Apr. 18th, 2017

seekingferret: Photo of me with my 2012 Purim beard, with stripes shaven into it. (Default)
In a couple months the rotation in my regular D&D group is going to work its way around to me DMing the on-going campaign. I've been a fill-in one shot DM for the group for years and have in various contexts run one shots and two and three shots over the years, but have never run a sustained rpg campaign before. I'm very excited.

My goal is basically to run Capitalism: The RPG. The setting is a homebrew called the Mannheim Vale setting, and it's a setting I've used to run one-shots before. It's a late-medieval setting where three kingdoms hold in dispute the Mannheim Vale, a geographically isolated area, with the result being that it's ended up being fairly ungoverned, home to subsistence farming goblins and a few esoteric hermit cults. But the vale has mineral resources of interest to a rapidly industrializing late-medieval power, so that my one-shot adventures have been tinged with the sense that this geographically isolated area is unlikely to stay untouched by the larger powers for long, and that in fact the triggering events of my one-shots have been the early probings of the major powers. I propose to explore in more detail the conflict as the long-time inhabitants of the vale deal with the influx of newcomers with their own agendas, from the point of view of the colonizers. I plan to exploit the tendency of D&D adventurers to, er, exploit, by directly converting economic externalities into plot hooks. And I plan to encourage the tendency of D&D adventurers to exploit by supplementing and modifying conventional XP systems to particularly reward players for discovering and laying claim to resources that have long-term economic value. I want discovering a vein of ore to be more valuable to a player than discovering a monster's treasure horde. But I want mining that vein of ore to bring with it story consequences that make players learn to ask if the reward is worth the human cost.

Players will be all affiliated with one of the numerous Auction Houses of Holern- powerful vertically integrated medieval guilds headed by a Chief Auctioneer (generally a high level bard). I want them to all be affiliated with different Auction Houses so that they're jockeying against each other, working together for the good of Holern and the joint venture but particularly attuned to how they can benefit their own sponsoring guild.

I haven't quite decided on the mechanics of my XP system modifications yet. I was at first thinking of replacing XP for combat with a mechanic I was thinking of as "XP for Profit", as a play on OD&D's "XP for Treasure". But it got messy, it would pretty much only work if players actually operated a fairly substantial economic ledger, which seems like a big ask. I'm thinking now to simplify- minimize or completely ditch XP for combat, and use a guild-based leveling system where players gain levels when they provide enough benefits to their guild to get a guild promotion. Finding a monster treasure horde might be worth a guild merit or two- they're not going to say no to enriching the guild treasury with the percentage of the haul that their guild member of course remits... but finding an exploitable mine, or uncovering a new kind of medicinal plant, or charting a faster trade route... those things are worth multiple guild merits.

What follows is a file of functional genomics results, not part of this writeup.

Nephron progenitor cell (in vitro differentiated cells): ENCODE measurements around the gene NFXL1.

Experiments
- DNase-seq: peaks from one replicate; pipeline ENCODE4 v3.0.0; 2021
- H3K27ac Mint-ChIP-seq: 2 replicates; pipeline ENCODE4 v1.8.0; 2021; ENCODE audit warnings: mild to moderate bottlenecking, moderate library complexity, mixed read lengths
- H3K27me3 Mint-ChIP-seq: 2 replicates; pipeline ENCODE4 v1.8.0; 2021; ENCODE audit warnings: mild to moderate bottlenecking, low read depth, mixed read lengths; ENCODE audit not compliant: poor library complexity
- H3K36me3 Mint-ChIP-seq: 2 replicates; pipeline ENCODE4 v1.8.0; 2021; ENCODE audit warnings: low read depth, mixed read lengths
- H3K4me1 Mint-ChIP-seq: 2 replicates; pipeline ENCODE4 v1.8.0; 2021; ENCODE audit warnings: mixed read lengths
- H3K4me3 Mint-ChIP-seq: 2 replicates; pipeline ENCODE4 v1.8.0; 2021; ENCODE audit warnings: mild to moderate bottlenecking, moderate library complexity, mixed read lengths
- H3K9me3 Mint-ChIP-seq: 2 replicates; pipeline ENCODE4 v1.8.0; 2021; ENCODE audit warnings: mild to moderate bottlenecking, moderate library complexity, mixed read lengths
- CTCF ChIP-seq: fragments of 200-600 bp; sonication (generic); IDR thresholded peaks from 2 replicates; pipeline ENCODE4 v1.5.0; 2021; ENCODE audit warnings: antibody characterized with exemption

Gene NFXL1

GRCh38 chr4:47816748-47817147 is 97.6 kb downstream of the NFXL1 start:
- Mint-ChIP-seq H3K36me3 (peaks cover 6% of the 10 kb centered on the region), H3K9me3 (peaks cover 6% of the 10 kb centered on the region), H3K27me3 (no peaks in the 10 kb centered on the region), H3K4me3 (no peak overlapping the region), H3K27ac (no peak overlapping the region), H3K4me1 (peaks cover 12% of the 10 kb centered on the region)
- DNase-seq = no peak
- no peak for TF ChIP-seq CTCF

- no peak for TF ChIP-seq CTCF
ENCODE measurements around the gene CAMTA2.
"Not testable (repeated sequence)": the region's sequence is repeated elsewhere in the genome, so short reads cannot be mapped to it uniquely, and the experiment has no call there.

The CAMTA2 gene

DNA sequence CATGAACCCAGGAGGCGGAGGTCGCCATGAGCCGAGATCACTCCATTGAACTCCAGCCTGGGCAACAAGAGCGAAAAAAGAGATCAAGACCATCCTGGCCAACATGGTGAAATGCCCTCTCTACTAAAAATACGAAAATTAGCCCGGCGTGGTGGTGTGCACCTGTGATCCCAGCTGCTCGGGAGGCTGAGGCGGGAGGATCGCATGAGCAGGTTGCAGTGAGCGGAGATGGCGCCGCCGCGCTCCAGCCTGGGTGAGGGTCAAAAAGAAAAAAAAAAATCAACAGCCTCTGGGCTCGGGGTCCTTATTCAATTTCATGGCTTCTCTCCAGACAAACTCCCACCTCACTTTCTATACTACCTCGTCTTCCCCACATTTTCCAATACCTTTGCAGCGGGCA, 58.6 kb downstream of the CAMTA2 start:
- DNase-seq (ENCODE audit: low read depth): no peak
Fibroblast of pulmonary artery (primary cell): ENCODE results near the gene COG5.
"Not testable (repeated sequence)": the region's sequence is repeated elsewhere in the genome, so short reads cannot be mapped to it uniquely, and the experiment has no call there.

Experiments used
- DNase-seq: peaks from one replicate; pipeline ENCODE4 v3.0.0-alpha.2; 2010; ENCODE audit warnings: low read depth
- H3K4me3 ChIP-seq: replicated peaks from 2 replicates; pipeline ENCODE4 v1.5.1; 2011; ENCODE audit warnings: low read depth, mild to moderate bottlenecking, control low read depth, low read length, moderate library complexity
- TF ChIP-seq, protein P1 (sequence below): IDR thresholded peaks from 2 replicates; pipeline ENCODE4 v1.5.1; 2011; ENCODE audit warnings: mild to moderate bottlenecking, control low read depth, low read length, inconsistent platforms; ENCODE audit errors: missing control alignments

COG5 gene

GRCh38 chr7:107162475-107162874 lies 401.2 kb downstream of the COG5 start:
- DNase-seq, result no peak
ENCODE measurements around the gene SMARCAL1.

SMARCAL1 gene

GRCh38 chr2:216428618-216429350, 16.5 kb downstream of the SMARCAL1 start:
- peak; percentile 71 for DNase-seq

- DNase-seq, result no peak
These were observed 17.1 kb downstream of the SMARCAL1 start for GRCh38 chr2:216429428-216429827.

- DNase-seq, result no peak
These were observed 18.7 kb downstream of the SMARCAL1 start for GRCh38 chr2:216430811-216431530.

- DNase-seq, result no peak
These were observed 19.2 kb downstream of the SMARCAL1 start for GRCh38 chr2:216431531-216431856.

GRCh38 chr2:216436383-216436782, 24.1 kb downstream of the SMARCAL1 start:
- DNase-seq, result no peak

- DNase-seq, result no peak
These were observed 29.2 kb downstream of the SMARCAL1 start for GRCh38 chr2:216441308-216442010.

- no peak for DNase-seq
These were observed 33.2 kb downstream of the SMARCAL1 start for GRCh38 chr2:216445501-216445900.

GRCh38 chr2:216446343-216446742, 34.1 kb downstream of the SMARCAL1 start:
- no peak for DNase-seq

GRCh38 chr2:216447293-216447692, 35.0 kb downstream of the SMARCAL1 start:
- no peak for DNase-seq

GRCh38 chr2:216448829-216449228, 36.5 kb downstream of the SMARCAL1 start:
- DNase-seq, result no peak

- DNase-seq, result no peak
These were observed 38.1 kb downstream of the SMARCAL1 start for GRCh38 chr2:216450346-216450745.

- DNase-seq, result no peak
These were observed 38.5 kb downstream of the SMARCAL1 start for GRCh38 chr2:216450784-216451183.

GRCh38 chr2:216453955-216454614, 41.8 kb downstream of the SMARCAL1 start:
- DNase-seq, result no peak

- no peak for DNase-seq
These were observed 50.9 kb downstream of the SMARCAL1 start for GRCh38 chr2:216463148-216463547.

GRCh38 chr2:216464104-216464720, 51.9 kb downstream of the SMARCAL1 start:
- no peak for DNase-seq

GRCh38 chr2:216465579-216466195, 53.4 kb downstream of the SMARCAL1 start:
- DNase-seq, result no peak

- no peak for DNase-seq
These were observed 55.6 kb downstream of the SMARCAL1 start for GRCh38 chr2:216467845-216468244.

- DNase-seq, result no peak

This could all turn out to be a total disaster, in which case I'll tweak it as I go, but I'm really excited about getting the chance to try to tell a story like this over a longer time scale.



The other thing I'm worried about is how to tell stories in Capitalism: The RPG while still have it compellingly be a fantasy world. How do I maintain whimsy and magic and fantasy while exploring the economic questions that are interesting to me? How do I keep it fun for players?

I feel like I have a pretty good sense of how to do it for the setting's primary urban locus, the city of the various Auction Houses. My favorite bit of backstory about the city is this: The Council of Seven that rules the city politically is traditionally headed either by a human or a dwarf, alternating on three year terms. This is a political compromise between the two largest races in the city, but it is not a statutory arrangement and every so often, typically when the dwarves and humans are deadlocked on some issue, an elf has served a term as president of the council. And there was that one time that a minotaur ruled the city for three years... His big public works project as council president was a large public park with a fiendishly difficult unsolved labyrinth as its focal point.

I get how cities work, I have a feel for their nuances and I know how to generate fantasy and whimsy in an urban setting while making all the nuts and bolts of the city feel real. I'm going to have to work harder when characters are out exploring the wilder areas to hit the balance between the pure economics and the fantasy adventure. But I'm excited about the challenge of this, too.

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seekingferret: Photo of me with my 2012 Purim beard, with stripes shaven into it. (Default)
seekingferret

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